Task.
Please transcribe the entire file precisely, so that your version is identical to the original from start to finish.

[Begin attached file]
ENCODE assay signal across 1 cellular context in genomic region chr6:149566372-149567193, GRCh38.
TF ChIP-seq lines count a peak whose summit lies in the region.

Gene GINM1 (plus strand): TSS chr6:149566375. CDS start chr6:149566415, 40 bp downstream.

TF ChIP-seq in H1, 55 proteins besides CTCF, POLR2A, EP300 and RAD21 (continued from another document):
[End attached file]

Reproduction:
ENCODE assay signal across 1 cellular context in genomic region chr6:149566372-149567193, GRCh38.
TF ChIP-seq lines count a peak whose summit lies in the region.

Gene GINM1 (plus strand): TSS chr6:149566375. CDS start chr6:149566415, 40 bp downstream.

TF ChIP-seq in H1, 55 proteins besides CTCF, POLR2A, EP300 and RAD21 (continued from another document):